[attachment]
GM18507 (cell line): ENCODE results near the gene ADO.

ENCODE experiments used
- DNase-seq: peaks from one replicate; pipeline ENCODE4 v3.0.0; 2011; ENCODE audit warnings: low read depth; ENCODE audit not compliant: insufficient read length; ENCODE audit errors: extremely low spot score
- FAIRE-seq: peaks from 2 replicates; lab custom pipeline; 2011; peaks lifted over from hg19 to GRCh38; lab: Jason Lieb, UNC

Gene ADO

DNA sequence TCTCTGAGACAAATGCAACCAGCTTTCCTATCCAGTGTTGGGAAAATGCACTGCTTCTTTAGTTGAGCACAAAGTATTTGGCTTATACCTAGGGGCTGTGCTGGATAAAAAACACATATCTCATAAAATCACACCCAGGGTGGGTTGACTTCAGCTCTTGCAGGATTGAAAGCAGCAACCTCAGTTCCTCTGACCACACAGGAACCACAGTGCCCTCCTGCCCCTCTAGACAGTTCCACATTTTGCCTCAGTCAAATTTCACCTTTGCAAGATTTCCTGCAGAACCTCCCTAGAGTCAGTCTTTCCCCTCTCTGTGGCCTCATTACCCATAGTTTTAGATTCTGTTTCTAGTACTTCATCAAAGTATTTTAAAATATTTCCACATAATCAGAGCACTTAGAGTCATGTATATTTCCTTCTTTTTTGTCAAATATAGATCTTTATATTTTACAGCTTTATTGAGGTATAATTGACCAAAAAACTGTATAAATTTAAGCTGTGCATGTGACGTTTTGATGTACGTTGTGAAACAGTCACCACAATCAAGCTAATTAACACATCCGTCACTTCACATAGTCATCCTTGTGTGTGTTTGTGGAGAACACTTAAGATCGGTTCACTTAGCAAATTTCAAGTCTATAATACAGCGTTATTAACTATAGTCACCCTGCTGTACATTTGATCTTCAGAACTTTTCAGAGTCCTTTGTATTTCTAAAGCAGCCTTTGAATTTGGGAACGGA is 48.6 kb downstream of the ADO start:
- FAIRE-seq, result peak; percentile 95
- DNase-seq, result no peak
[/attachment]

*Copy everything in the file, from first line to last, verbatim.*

GM18507 (cell line): ENCODE results near the gene ADO.

ENCODE experiments used
- DNase-seq: peaks from one replicate; pipeline ENCODE4 v3.0.0; 2011; ENCODE audit warnings: low read depth; ENCODE audit not compliant: insufficient read length; ENCODE audit errors: extremely low spot score
- FAIRE-seq: peaks from 2 replicates; lab custom pipeline; 2011; peaks lifted over from hg19 to GRCh38; lab: Jason Lieb, UNC

Gene ADO

DNA sequence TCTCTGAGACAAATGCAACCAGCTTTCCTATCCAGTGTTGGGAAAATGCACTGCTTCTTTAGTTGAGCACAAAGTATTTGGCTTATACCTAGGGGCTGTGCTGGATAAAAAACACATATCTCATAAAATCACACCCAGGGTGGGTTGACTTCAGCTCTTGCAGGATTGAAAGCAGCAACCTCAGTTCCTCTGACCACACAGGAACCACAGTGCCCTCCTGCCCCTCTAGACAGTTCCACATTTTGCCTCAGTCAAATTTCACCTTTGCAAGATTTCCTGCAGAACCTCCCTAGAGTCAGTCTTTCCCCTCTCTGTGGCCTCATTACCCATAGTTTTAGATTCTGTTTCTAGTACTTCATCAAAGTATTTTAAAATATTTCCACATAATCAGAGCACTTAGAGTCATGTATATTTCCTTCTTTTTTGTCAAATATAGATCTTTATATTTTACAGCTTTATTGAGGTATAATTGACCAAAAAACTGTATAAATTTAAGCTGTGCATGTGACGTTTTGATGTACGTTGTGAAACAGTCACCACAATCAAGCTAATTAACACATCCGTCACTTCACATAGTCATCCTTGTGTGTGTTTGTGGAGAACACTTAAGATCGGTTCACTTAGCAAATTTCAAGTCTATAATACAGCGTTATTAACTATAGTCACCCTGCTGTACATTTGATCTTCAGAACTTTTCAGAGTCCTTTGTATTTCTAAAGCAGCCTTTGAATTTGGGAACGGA is 48.6 kb downstream of the ADO start:
- FAIRE-seq, result peak; percentile 95
- DNase-seq, result no peak